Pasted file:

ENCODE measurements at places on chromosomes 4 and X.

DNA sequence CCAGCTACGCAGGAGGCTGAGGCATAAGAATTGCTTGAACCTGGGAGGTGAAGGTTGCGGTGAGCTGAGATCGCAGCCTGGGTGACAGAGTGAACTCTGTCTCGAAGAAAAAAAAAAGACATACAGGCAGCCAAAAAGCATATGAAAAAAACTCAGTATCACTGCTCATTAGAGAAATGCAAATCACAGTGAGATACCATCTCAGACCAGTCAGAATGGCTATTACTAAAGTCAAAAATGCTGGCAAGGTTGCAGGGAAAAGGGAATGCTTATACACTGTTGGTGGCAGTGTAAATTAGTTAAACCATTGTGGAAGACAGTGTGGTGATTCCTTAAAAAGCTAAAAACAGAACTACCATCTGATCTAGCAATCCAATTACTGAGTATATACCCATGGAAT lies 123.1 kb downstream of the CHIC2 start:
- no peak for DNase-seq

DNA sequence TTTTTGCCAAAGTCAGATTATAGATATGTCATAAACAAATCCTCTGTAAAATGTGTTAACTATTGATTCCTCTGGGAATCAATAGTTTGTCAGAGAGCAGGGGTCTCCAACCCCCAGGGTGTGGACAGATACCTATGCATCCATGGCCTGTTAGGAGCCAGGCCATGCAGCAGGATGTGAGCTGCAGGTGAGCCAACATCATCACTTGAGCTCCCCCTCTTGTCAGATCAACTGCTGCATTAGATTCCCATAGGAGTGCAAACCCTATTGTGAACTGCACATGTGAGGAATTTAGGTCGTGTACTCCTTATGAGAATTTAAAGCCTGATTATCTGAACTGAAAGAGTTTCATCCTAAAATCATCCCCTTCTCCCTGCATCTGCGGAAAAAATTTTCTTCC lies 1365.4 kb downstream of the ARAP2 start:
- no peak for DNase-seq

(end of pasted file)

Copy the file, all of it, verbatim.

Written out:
ENCODE measurements at places on chromosomes 4 and X.

DNA sequence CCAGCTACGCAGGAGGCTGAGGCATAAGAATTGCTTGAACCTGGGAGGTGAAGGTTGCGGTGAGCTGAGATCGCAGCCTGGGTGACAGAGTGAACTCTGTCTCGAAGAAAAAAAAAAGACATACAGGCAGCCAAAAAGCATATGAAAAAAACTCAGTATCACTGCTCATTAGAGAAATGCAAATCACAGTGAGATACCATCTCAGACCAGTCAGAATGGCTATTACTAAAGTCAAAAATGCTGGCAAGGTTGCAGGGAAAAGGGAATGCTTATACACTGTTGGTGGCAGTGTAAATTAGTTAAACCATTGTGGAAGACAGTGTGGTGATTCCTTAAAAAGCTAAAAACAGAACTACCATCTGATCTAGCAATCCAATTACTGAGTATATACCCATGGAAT lies 123.1 kb downstream of the CHIC2 start:
- no peak for DNase-seq

DNA sequence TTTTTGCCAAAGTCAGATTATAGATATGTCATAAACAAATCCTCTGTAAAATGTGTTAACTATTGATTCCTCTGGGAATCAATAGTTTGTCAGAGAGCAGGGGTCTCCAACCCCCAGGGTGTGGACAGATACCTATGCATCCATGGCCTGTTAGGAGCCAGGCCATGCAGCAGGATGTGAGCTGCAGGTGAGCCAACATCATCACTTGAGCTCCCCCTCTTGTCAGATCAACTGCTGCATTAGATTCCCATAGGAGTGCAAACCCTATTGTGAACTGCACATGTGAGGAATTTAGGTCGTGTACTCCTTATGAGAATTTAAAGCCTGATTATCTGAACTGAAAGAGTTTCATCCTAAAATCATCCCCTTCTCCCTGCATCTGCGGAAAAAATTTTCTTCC lies 1365.4 kb downstream of the ARAP2 start:
- no peak for DNase-seq